Your post hit a note with me. My best friend is going through this now. Her husband is still at home, but slipping away far too quickly. The man I’ve known for years as a well read, witty conversationalist … now he only nods and smiles and never leaves his wife’s side (insecurity). When he recently asked her one evening to explain to him how they were related, well, you can imagine the impact. It’s a cruel disease, that’s for sure. But my friend’s care, patience and compassion ….. truly an inspiration.

    • inmycorner says:

      I honestly don’t know how people can gather that courage, care, patience.. I wonder if I could? How do we know until we are faced with it, I guess? I think it is just down-right cruel. HOw sad. What is that? To nod and smile? Only. I’m so sorry about your friend. It is amazing what we learn about people in moments like these! Many blessings.

  2. Judy says:

    Beautiful writing as always, Stacey. I feel the pain and loss. My mother suffered from dementia. I lost my best friend slowly and the anticipatory grief was devastating. You’re right – in some ways, it’s much harder on the family than the patient who can be oblivious to the disease.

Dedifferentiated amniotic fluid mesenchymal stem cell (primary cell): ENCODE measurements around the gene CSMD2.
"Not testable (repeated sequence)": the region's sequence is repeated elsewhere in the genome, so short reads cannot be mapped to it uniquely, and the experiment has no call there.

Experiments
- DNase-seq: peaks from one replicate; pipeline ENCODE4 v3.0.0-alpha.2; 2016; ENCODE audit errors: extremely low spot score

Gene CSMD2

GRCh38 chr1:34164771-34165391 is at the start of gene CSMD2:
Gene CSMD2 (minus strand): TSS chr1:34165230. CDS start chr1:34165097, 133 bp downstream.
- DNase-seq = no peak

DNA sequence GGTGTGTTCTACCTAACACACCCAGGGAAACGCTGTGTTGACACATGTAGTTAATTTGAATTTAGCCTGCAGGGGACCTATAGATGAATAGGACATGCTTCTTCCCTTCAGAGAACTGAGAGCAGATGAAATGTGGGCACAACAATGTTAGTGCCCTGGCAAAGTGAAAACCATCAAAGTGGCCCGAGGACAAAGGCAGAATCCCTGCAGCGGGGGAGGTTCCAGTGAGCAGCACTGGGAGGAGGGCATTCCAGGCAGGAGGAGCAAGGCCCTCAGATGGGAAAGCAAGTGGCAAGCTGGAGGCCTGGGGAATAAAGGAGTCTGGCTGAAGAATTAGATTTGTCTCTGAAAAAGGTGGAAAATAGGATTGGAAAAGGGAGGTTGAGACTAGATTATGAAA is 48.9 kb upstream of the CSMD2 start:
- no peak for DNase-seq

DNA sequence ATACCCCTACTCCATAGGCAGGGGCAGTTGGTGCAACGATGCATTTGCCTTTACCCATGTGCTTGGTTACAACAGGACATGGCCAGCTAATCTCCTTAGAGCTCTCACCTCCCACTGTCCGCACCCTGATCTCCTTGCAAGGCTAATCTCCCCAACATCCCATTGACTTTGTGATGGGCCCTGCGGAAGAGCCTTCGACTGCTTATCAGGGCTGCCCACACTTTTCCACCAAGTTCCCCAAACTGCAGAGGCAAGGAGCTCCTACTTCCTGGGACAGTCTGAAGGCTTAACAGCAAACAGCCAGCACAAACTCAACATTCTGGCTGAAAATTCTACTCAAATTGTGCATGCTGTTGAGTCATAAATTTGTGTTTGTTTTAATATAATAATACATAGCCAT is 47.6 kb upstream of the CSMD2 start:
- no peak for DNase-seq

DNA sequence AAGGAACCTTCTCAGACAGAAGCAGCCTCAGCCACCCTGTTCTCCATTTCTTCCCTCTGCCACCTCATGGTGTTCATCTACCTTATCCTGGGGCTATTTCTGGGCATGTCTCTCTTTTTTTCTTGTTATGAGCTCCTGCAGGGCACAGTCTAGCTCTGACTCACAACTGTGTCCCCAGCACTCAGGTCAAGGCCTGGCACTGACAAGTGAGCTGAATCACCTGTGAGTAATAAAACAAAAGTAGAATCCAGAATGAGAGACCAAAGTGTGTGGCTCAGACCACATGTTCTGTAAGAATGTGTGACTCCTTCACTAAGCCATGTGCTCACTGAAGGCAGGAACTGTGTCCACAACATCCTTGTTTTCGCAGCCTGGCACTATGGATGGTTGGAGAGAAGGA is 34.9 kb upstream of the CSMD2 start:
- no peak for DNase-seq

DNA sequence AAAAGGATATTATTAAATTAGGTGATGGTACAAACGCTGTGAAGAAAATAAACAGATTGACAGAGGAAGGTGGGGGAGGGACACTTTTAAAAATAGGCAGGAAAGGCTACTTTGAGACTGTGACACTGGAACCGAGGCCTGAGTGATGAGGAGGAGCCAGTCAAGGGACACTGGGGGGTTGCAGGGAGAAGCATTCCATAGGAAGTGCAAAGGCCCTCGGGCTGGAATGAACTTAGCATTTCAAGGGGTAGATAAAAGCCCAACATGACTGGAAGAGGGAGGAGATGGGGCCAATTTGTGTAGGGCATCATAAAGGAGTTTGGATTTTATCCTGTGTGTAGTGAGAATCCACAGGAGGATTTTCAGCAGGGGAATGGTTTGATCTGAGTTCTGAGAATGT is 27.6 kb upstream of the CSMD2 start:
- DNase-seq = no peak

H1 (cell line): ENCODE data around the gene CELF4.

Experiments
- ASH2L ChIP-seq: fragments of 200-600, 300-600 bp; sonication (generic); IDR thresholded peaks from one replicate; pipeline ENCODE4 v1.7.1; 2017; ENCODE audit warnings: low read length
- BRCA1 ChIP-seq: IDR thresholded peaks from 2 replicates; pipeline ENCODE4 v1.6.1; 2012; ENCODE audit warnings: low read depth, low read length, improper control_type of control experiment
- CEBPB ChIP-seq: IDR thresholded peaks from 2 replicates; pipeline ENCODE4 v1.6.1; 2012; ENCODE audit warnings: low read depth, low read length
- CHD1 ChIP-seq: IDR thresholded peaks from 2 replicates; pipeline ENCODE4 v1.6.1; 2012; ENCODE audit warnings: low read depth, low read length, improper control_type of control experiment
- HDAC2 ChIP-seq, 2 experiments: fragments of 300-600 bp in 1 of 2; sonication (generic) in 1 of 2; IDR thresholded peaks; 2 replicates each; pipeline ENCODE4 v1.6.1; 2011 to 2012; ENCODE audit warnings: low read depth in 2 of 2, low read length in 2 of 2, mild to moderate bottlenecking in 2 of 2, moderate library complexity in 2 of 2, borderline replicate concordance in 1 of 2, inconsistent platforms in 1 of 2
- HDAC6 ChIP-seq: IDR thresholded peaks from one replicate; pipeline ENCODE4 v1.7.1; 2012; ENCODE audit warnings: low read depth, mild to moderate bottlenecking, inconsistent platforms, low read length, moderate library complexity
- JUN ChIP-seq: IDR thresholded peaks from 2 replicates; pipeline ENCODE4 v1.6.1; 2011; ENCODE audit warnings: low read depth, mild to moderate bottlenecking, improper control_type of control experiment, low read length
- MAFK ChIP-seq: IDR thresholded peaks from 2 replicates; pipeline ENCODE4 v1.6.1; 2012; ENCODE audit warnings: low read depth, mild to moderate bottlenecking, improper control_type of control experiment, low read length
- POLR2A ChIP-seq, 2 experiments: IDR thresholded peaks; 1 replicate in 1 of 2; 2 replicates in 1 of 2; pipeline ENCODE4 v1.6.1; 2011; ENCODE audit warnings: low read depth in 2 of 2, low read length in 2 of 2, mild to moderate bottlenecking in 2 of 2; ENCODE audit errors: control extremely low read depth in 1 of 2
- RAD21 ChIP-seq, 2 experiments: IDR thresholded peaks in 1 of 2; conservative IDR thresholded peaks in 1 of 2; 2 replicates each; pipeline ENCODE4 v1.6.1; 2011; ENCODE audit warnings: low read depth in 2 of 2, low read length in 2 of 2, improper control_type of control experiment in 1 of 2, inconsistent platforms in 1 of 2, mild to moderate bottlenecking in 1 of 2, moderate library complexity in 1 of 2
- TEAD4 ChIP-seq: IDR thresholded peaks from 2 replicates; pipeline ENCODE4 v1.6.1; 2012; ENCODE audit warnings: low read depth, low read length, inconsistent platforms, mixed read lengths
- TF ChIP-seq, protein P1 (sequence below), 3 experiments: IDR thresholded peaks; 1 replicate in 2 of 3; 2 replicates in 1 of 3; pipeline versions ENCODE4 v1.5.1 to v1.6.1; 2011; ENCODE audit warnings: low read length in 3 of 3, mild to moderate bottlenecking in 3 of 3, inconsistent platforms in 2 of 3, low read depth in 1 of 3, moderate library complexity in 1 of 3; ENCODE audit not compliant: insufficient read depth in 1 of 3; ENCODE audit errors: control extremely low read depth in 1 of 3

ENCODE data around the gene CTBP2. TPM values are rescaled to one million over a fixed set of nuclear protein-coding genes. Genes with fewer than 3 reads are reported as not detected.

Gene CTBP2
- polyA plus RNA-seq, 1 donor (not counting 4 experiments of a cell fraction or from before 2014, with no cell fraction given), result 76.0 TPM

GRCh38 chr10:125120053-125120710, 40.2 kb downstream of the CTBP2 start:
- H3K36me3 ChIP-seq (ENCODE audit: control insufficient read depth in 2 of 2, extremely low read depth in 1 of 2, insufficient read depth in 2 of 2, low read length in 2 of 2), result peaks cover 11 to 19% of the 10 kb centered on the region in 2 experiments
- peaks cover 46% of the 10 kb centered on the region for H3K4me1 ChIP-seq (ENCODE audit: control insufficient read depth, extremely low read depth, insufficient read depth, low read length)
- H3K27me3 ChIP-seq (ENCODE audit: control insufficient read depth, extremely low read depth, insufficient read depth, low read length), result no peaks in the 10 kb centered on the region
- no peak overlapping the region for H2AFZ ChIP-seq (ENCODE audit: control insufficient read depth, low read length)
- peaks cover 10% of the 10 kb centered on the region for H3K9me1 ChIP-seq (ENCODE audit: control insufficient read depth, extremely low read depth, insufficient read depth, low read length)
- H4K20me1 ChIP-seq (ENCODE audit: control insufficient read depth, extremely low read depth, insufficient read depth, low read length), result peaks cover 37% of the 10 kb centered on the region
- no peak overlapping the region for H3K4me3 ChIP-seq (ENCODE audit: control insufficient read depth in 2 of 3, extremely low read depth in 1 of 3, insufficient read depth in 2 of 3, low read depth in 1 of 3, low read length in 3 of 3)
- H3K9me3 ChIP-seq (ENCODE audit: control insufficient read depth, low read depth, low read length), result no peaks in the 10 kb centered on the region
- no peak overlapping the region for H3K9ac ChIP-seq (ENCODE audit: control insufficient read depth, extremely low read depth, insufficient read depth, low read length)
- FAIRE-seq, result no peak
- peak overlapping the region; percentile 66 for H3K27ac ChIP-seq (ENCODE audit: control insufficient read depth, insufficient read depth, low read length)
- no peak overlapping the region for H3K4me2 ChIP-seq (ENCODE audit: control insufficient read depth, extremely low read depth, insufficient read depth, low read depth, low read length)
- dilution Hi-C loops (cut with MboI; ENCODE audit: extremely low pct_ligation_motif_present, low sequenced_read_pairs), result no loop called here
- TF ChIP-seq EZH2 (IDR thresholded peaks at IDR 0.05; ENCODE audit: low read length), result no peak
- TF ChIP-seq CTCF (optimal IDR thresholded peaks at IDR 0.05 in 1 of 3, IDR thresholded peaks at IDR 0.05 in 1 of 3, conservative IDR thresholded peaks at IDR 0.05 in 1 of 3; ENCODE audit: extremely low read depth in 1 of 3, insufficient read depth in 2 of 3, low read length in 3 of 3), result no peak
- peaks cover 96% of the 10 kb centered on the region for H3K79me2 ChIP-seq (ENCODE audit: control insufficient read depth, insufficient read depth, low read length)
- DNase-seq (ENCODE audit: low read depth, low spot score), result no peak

• inmycorner says:

      Oh, dear. That is awful, Judy. I’m so sorry that you have had so much pain. Guess that what has made you such a strong and caring person. Well, that and the fact that you are you. Thanks for the comment. I haven’t been on this much – healthy but busy… next week!

      • Judy says:

        I’m okay now, Stacey. It’s hard to lose someone we love – fast or slow has different forms of grief. Right now, I’m busy! I took a vacation to Costa Rica and will be back next week. I’m so glad to hear you’re feeling healthy and are busy – that makes me smile!

      • inmycorner says:

        Costa Rica???? I have a cousin who lives there — he loves it. Enjoy. And, as always, thanks for the support.

      • Judy says:

        You’re welcome! Yes, it’s a very interesting and wonderful trip. On my last post is the story about how it came about. I feel like Jason is with Lupe and I. Lupe was his nanny and I hadn’t seen her for 26 years. It’s been wonderful reconnecting with her.
        And that’s very cool that you have a cousin living here. I can see why; it’s such a beautiful country.
        I’m also so happy to support you!

  3. Gwen says:

    You my friend have the courage and strength of a “Malloff woman”. I’m sure you could offer the same type of care to those you love. It is indeed a cruel disease. You had the patience, love and understanding to care for both of you parents in their final days. I really don’t know why aging has to be so difficult: watching someone you love slip away “mentally” and not know who you are, or have them slip away “physically” and not be able to share their thoughts verbally. You and your family are in my thoughts and prayers.

    • inmycorner says:

      Thanks, Gwen. It is tough. I AM a Malloff woman for sure. I cry at Russian music that’s for sure and I like cognac (although can’t take it anymore!) You, too, have patience, love and understanding. We need this as we watch those Jays tonight. Ugh!